Hi I’m Paul Roberts welcome to my PODCAST Channel “THE FUTURE” where I cover BREAKING TRENDS FROM AROUND THE WORLD.
In our ever accelerating times, keeping ahead of the latest breaking news and trends from the world’s of fashion, music, film, art, tech, activism, is a time consuming daily challenge ? Sure the information is all out there, but it is a time consuming ordeal to scan all the necessary sources. As Darwin said survival depends on how quickly you can adapt.
The future belongs to those who prepare today.
In today’s PODCAST FIB’s Trend Report #99, I am going to look at one of the dark sides of Instagram and Influencer culture. And I call it “TOURIST-ATION”, and yes it’s my invented moniker, a hybridisation of ‘Tourism and Devastation’.
That was Leo DiCaprio as Richard in his post Titanic film role “The Beach” directed by Danny Boyle.
In the film, Richard says;
“Trust me, it’s paradise. This is where the hungry come to feed. For mine is a generation that’s circles the globe searching for something we haven’t tried before. So never refuse an invitation, never resist the unfamiliar, never fail to be polite and never outstay the welcome. Just keep your mind and suck in the experience. And if it hurts, it’s probably worth it.”
Richard’s monologue is kind of a rallying cry for Instagram obsessed Millennials all over the world. And whilst the movie was released way before Instagram arrived and was something of a sleeper, or dud depending on your view on the 2nd half of the movie, what it did manage to do was set an irreversible chain reaction of over tourism or what I call “Tourist–ation” that literally destroyed the idyllic Maya Bay and the Islands known as Koh Phi Phi Thailand.
As someone who travelled to Koh Phi Phi many year before the film, this story has a special kind of relevance to me. When I went there with my girlfriend, there was only a couple of bamboo huts and virtually no tourists. I had later read the Alex Garland book of the same name. So I knew what to expect, and the film adaptation is pretty good until it loses the plot about the half way mark with hallucinations and gangsters.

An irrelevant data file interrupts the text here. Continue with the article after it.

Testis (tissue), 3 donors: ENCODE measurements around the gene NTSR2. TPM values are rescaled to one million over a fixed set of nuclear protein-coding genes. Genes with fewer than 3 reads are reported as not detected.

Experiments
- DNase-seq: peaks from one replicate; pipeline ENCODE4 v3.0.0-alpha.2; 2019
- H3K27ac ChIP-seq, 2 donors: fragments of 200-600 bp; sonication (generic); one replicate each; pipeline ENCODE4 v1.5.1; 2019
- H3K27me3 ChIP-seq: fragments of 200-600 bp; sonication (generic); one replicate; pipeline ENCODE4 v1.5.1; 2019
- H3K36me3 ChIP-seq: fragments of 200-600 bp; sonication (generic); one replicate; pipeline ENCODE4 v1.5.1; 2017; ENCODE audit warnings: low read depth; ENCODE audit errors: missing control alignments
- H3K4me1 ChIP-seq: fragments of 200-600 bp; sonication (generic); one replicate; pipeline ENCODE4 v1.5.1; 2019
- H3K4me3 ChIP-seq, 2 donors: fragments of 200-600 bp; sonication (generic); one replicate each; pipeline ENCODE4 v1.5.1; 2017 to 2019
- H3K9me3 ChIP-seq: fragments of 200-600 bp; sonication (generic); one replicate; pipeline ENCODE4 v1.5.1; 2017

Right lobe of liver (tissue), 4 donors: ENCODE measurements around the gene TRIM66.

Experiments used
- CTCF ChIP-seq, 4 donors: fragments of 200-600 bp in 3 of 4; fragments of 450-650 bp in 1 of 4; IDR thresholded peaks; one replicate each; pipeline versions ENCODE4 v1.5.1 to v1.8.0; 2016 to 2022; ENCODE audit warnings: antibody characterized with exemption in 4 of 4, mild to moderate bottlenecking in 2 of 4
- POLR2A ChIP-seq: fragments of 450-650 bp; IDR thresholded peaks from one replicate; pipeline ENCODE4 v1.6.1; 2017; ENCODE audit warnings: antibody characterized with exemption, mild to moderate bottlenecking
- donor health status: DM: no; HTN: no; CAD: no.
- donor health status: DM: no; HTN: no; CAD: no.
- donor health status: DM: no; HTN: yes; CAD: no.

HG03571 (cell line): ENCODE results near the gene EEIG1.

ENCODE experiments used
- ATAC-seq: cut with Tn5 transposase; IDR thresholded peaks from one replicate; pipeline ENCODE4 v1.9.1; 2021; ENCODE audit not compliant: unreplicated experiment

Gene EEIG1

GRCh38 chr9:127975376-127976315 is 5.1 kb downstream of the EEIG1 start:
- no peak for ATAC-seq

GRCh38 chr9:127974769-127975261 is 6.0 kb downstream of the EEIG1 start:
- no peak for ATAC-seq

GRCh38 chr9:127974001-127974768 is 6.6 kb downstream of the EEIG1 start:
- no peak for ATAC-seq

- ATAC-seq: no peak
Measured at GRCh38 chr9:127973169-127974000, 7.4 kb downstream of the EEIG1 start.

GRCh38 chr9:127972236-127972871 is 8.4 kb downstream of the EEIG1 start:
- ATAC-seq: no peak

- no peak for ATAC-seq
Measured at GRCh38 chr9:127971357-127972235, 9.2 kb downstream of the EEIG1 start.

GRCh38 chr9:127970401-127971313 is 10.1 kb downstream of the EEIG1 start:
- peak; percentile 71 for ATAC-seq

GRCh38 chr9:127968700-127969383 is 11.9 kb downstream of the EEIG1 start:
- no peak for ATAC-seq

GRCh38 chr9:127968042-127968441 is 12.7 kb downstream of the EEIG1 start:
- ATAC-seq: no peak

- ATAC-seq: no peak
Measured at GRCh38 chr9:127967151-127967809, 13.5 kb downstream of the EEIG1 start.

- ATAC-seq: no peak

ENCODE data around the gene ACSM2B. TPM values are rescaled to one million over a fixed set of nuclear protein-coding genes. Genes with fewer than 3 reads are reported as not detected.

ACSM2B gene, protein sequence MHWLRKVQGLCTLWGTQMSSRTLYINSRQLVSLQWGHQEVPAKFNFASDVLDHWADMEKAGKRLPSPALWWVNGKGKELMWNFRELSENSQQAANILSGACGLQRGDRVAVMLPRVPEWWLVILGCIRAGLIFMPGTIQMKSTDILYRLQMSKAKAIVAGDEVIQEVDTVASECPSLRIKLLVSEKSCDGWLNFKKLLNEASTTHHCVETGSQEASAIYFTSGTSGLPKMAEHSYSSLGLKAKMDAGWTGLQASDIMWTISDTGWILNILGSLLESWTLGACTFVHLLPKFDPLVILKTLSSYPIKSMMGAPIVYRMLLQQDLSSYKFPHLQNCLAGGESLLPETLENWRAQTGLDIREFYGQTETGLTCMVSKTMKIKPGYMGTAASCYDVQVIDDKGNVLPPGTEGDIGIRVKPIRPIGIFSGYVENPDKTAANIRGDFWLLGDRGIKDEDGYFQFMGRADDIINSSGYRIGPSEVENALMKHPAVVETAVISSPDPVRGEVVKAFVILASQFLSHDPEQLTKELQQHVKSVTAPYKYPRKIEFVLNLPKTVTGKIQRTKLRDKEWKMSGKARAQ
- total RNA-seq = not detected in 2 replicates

Leonardo DiCaprio plays Richard, a 20-something, white, random American who goes to Thailand in search of a new kind of kick, to find a possibly dangerous new adventure. He drinks Cobra blood and parties his way through Bangkok, and hears rumours about a mythical secret Island and beach.
A destination that is not on any maps and is the stuff of legend. So he and a young French couple set off to find the Beach with the help of a secret map obtained from Daffy (Robert Carlisle) his dead roommate.
When Richard and his traveler friends find the pristine island, the commune living there in secret grant them permission to stay under the strict condition that they’ll keep their beach a secret, so as to not ruin their idyllic lives with interlopers. While on a supply run to a nearby island Richard, of course, breaks their trust and tells some others about the island and the map, leading to a mess of lies, deaths, and the demise of their “perfect” community.
And so ’The Beach’ gave us a clear warning about the worst of Influencer Culture, that was soon to follow. Instead of secret maps we now have Geotags and Instagram posts.
The Beach’s message has picked up new resonance in the age of influencer culture. The controversy around The Beach and its local environmental effects only served to foreshadow a common theme in the news today; not only did the film depict the corruption of a little-known Thai paradise, but it also led to the real-life destruction of the beach where it was filmed, and over the past few years, as content-hunters and “digital nomads” have taken over our feeds, a similar situation has played out globally in destinations that were once unspoiled.
Through the lens of 2020, DiCaprio’s Richard would be just another Instagram influencer in Thailand, living with little regard for the lives of locals and wreaking havoc on remote locations as he takes in experiences for the sake of aspirational “adventure”, the perfect Instagram ‘selfie’ and episodes for his Vlog channel on YouTube.
You can almost hear the soundtrack intro to Richard’s Vlog;
“Trust me, it’s paradise. This is where the hungry come to feed. For mine is a generation that’s circles the globe searching for something we haven’t tried before.”
In the time when The Beach was set, he just didn’t have a cell phone to capture and post his every move for attention.
To make the location more Hollywood idyllic for the lens, and with permission from the Thai government, The Beach film crew worked to change the Maya Bay landscape without consultation by environmentalists or locals who relied on the area for tourism.